Hamid Aytaç

Hamid Aytaç (pronounced Aytach) (b. 1891, Diyarbakır - d. 18 May 1982) was an Islamic calligrapher born during Ottoman times. In his later life, he was acknowledged as the Islamic world's leading calligrapher and was one of the last of the classical calligraphers.

Life and careerEdit

Born Sheikh Musa Azmi, in 1891 in Diyarbakır, his paternal great-grandfather was the calligrapher Adem i-Amidi. [1] In international circles, he is also known as Hamid Al Amidi. Some of his works may be found to be signed as Azmi. He is known by the pseudonym Hamid.[2]

Hamid learned the jali-thuluth (Turkish: celi-sülüs) style from Mehmed Nazif (1846–1913), the naskh and thuluth styles from Kamil Akdiç (1862–1941) and the ta'liq style from Mehmed Hulusi (1869–1940).[2] He was one of the final links in the strict master-student system that had been in operation in an unbroken line for 500 years.[3]

He worked at the Harb School, for the Customs House in Istanbul and he briefly worked for the German Map Department in Berlin. Following the war, he opened his own commercial studio in Istanbul which he After the named Hattat Hamid Yazıevi. He was the first calligrapher to bring the techniques of engraving, embossing and luxury printing to the Turkish printing press. [4]

Following the death of the great calligrapher Ali bin Hilal, Aytaç became acknowledged as the leading calligrapher in the Arab world, and when he passed the age of 90 years, the mantle was passed onto his former student, Hashem Muhammad al-Baghdadi, who would the last of the classical calligraphers.[5] In handing over the role of leading calligrapher, Aytaç, in a clear reference to the importance of the medieval Baghdad School, said of al-Baghdadi, "the line grew up in Baghdad and ended there.[6]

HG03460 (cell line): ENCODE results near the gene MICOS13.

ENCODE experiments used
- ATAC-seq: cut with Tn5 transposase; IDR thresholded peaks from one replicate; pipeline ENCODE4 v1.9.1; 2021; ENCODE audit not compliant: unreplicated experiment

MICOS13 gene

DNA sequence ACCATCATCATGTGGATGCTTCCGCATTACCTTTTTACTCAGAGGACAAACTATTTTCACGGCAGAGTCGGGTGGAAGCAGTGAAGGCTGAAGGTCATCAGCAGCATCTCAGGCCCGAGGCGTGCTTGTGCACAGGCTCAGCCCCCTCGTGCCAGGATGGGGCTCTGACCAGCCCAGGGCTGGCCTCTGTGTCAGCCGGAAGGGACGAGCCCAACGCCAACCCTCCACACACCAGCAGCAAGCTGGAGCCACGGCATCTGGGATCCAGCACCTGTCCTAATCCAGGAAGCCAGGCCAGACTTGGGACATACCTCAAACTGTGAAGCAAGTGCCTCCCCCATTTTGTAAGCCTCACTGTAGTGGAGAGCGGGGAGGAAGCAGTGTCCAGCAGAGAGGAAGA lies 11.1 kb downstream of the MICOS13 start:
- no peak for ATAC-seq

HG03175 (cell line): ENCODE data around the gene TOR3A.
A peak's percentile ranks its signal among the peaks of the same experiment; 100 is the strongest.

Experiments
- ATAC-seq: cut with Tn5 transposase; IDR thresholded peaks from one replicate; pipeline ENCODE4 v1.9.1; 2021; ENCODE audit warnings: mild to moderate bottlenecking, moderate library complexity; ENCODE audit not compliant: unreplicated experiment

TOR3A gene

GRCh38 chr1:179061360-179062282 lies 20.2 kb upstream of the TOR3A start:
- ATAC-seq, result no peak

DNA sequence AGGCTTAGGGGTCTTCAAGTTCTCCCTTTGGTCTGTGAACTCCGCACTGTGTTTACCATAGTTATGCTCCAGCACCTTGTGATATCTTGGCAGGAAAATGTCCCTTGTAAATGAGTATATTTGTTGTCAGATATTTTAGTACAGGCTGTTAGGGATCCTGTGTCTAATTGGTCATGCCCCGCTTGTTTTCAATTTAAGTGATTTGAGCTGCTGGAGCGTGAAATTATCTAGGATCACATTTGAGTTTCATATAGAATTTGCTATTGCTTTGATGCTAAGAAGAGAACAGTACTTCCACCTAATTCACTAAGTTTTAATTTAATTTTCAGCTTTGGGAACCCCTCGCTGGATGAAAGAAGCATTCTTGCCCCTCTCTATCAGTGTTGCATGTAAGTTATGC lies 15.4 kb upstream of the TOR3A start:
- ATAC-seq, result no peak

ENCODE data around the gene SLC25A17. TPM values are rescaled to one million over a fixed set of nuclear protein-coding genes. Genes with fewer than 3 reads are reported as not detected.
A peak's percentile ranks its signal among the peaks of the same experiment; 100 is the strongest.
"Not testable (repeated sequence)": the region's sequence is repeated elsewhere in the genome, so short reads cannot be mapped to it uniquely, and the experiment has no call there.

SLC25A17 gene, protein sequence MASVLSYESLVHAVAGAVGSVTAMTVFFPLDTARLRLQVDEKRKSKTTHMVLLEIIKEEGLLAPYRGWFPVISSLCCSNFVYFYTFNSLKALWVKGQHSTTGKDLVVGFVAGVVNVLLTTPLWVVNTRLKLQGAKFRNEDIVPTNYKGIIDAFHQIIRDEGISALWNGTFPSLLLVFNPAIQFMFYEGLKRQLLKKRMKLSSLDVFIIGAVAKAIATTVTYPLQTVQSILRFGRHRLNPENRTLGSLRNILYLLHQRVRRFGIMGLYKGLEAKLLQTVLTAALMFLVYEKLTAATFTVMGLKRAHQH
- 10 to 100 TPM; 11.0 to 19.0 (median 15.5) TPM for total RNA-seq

He died on 18 May, 1982 and was buried in the Karacaahmet Cemetery of Üsküdar district, Istanbul. He was the last of the Ottoman calligraphers.[7]


His works are on display in many countries including Egypt and Iraq. His works are also on display in many newly built mosques of Istanbul.[2] Some of his notable students include Hasan Çelebi, Fuat Bașar and Hashem Muhammad al-Baghdadi.

See alsoEdit


  1. ^ "Hamid Aytaç" [Biographical Notes], Online: (in English)
  2. ^ a b c "Hamid Aytac [Azmi, Musa; al-Amidi, Hamid] (1891-1982)", Journal of Ottoman Calligraphy, Hamid Aytac (Azmi, Musa; al-Amidi, Hamid) (1891-1982)
  3. ^ M. Uğur Derman, Letters in Gold: Ottoman Calligraphy from the Sakıp Sabancı Collection, N.Y., Metropolitan Museum of Art, 1998, p. 186
  4. ^ "Hamid Aytaç" [Biographical Notes], Online: (translated from Turkish)
  5. ^ Ali, W., Modern Islamic Art: Development and Continuity, University of Florida Press, 1997, p. 45
  6. ^ "Hashim al - Baghdadi: Lover of Calligraphy" Altihad, 14 July 2015, Online: (translated from Arabic)
  7. ^ Eriş, M.N. (ed.), Hat Sanatında Vazifeli Bir Hattat: Hamid Aytaç, [A calligrapher on duty in art of calligraphy: Hamid Aytaç], Istanbul, İstanbul Büyükşehir Belediyesi, 2011

External linksEdit